“Hey Boot, I got a question.” Kaiser repeated. “Which one would you rather have: Evonaska today or Miley Cyrus in 2015?” said Kaiser.
“What… what are you talking about?” asked Romero.
“You know, Evonaska… with all the piercings and the face spikes? Or Miley, from before all the surgeries? If you could have one to do whatever you want, which one would ya?” replied Kaiser. Somehow, Romero could hear his lecherous sneer through the radio.
“I don’t know! Aren’t they the same person?” asked Romero.
“Yeah, but Old Miley was back before she had all the surgeries and got all weird with the name change and metal in her face. I like the weird Miley.” he said.
“I don’t know. I was just eight in 2015. Are we even allowed to be talking on this channel?” Romero asked.
“Whatever, dude. It’ll be fine. Now answer the question. Young Miley, or Weird Miley?” insisted Kaiser.
“Weren’t they both pretty weird?”
“Answer the damned question!”
Just then, Kaiser’s head was racked violently from the impact of the butt-stock of an M-4 assault rifle. The back of his head struck the bulkhead behind him as Noam was overcome by dizziness and the surge of pain that rode down his neck and spine. In a few seconds, once the impact shock began to wear off, he suspected he somehow knew the source of that deadening stroke.
“What part of energy discipline don’t you understand!”
Standing with the weapon in hand above Noam, was their fire team leader, the esteemed Corporal Williams.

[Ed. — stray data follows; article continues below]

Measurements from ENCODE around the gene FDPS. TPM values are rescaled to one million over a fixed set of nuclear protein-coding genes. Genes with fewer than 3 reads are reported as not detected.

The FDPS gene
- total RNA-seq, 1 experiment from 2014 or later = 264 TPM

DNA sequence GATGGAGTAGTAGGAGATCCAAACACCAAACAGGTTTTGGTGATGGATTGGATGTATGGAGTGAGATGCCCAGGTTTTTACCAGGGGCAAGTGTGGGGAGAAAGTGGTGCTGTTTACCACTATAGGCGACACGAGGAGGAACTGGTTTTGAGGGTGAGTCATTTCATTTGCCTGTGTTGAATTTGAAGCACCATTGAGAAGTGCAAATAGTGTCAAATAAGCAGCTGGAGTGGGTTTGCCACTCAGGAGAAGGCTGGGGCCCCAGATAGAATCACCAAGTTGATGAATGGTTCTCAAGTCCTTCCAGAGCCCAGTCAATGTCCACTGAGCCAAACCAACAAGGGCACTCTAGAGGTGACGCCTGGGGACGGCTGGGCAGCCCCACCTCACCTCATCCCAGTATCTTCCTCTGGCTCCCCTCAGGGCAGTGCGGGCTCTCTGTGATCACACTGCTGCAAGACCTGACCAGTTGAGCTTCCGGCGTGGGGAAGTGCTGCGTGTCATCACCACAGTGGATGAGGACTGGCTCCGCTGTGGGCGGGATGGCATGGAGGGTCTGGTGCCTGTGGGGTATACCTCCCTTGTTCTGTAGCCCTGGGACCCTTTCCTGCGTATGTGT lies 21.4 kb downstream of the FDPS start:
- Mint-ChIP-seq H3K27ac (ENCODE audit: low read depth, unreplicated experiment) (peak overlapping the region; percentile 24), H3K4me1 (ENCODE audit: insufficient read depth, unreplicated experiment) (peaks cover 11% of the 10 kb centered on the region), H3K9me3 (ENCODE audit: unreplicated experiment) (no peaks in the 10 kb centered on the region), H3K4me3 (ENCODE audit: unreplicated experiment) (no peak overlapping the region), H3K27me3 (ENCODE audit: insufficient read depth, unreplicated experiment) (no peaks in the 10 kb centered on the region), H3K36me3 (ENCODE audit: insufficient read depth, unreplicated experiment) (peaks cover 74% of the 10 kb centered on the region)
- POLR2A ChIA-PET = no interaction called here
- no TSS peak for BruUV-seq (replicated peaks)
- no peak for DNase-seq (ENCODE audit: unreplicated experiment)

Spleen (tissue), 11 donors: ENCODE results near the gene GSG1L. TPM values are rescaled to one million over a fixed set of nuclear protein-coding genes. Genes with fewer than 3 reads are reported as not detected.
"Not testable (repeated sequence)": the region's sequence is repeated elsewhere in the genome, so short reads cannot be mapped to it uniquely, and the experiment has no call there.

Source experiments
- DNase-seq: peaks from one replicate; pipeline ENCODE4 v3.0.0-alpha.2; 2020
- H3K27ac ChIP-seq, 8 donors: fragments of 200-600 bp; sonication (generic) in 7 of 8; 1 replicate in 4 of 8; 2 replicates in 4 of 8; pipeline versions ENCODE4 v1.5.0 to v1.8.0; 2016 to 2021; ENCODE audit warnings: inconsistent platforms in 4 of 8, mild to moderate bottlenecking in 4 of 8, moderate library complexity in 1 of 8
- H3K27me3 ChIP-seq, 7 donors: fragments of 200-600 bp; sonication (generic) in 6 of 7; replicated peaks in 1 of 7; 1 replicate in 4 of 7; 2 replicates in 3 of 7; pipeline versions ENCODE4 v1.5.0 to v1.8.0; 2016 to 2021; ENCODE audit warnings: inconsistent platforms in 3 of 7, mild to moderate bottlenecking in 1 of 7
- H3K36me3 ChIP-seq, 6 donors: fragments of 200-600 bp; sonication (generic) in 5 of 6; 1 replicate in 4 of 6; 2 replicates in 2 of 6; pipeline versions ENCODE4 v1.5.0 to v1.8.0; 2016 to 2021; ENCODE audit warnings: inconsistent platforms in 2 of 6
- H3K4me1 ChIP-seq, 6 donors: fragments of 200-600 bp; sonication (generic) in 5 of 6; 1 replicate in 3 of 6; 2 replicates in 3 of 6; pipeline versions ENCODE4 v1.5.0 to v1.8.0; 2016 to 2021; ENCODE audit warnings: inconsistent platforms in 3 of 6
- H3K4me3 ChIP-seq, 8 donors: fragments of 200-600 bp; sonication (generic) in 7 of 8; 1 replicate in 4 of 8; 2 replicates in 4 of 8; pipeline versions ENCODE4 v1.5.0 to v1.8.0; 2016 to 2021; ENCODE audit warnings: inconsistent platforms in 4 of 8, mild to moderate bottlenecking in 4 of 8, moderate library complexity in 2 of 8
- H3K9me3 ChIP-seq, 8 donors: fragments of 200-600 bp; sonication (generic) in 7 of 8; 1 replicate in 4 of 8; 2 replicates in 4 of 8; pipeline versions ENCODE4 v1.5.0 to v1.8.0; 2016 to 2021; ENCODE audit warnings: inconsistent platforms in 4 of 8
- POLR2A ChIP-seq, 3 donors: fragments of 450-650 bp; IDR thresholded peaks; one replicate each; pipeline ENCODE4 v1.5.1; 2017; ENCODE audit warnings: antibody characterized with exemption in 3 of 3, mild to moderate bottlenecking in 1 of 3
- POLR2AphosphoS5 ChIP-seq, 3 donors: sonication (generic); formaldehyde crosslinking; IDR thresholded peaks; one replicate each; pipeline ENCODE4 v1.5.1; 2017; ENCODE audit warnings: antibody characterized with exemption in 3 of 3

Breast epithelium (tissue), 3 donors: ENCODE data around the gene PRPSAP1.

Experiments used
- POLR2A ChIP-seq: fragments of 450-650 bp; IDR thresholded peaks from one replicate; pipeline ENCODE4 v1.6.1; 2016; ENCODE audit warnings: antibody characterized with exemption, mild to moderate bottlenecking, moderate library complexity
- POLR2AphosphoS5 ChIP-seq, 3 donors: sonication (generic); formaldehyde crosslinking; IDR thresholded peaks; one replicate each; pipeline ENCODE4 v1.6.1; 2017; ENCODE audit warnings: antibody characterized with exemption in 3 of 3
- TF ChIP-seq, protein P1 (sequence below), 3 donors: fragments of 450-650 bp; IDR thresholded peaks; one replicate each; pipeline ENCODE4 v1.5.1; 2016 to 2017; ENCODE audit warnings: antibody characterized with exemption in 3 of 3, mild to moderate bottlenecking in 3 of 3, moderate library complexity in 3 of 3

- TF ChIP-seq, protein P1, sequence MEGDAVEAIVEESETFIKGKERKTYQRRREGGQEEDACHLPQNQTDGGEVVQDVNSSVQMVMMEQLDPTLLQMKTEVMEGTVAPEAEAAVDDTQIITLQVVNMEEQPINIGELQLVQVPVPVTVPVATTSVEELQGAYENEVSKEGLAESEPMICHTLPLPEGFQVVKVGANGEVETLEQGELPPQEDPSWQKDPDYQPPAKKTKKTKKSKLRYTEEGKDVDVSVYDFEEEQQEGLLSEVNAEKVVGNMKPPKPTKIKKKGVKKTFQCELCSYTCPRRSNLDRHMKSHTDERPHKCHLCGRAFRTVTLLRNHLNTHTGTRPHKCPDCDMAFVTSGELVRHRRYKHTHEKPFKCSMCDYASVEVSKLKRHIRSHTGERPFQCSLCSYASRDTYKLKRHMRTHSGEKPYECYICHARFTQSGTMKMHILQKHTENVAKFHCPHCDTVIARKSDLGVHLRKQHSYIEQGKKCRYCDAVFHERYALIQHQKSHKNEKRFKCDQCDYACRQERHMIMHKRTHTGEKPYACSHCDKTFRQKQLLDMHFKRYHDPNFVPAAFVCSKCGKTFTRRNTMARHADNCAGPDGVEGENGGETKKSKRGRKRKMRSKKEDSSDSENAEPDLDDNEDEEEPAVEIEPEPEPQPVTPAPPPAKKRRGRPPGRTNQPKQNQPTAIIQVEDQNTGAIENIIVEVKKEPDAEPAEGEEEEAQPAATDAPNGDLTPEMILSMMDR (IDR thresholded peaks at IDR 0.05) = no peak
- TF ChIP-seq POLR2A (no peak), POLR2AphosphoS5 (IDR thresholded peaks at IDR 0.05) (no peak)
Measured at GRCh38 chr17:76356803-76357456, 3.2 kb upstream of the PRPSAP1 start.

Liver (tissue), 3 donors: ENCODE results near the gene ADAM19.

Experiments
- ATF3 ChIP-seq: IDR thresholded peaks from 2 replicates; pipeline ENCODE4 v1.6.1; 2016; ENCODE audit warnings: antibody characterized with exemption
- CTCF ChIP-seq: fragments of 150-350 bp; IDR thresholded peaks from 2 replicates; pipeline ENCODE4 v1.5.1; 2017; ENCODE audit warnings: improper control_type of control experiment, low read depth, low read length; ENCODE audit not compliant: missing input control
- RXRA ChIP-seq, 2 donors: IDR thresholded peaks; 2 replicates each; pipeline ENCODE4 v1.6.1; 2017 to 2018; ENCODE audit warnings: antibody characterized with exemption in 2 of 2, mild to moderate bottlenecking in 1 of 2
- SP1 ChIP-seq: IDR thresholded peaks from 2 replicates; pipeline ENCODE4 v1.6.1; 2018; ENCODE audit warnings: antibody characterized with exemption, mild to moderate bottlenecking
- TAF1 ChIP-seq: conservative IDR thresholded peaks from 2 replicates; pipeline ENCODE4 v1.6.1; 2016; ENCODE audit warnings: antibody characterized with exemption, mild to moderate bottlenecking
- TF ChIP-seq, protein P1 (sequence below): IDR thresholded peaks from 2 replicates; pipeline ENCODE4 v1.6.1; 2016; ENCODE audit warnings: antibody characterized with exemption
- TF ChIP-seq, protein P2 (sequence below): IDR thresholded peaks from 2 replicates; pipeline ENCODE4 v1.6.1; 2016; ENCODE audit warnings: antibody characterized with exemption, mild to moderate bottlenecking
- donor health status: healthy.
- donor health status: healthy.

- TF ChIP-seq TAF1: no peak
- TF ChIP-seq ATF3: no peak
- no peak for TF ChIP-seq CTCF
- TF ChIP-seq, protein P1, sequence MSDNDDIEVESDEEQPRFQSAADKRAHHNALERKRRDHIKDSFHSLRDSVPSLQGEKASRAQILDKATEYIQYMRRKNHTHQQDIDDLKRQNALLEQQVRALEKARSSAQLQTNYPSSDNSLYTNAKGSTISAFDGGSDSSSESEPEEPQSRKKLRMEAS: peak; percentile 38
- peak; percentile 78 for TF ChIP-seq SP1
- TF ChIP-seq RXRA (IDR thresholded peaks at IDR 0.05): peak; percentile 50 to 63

“We’re almost to the damn beach and you’re burning charge on stupid bullshit nonsense! Lock it up right now or I’ll have you both charged.” The Corporal’s visor was backlit, showing every detail of the stabbing scowl delivered to both of them, not diluted by either the visor or the darkness of the tiny boat. “We are about to start a damned war and you two are off in Never-Never-Land daydreaming because you’re bored. Get your damned heads in the game before you get the rest of us killed you two worthless morons.”
Having dealt with the brief interruption, Romero’s fire team leader was perhaps a thousand miles away, just as before. When not cracking the whip of the cruel taskmaster, Corporal Williams sat in perfect stillness, head rocked back and seemingly disconnected to what was taking place within the transport. Likely, their leader was focused on the intelligence reports and objectives laid out for the company before disembarkation. Most likely, Williams was deep in the command net, listening to the NCOs’ observation channel, or reading the updated field data intelligence that streamed into the Marines digital uplink, beaming directly into all their visors.
The command net would be lost on Romero. He couldn’t focus like that, not now. His thoughts were elsewhere.
Nathaniel wasn’t one of the lucky ones. He had no system to deal with the anxiety other than to just weather the storm. He couldn’t just fall asleep whenever the moment suited him like Su did, nor could he casually disconnect from his problems by cracking jokes or getting himself in trouble, as Kaiser seemed to enjoy. Nor could he immerse himself for hours in battlefield intelligence reports and map reading like their illustrious leader, Corporal Williams. As a bursting bomb reverberated through the hull of the tiny craft, sending a shiver up his spine, all he could think in that moment was what had brought him to this night.
It takes all kinds. Several of the followers have been asking about the other members of the team, namely Williams, Fannon, and Kaiser.
The fact is, the “Lone Survivor” stories are only so special because of how extraordinary they are. The fact is, a real war story should revolve around a team. That includes the hardass Corporal, the stoic and reliable senior lance, and the boot, and the comic relief.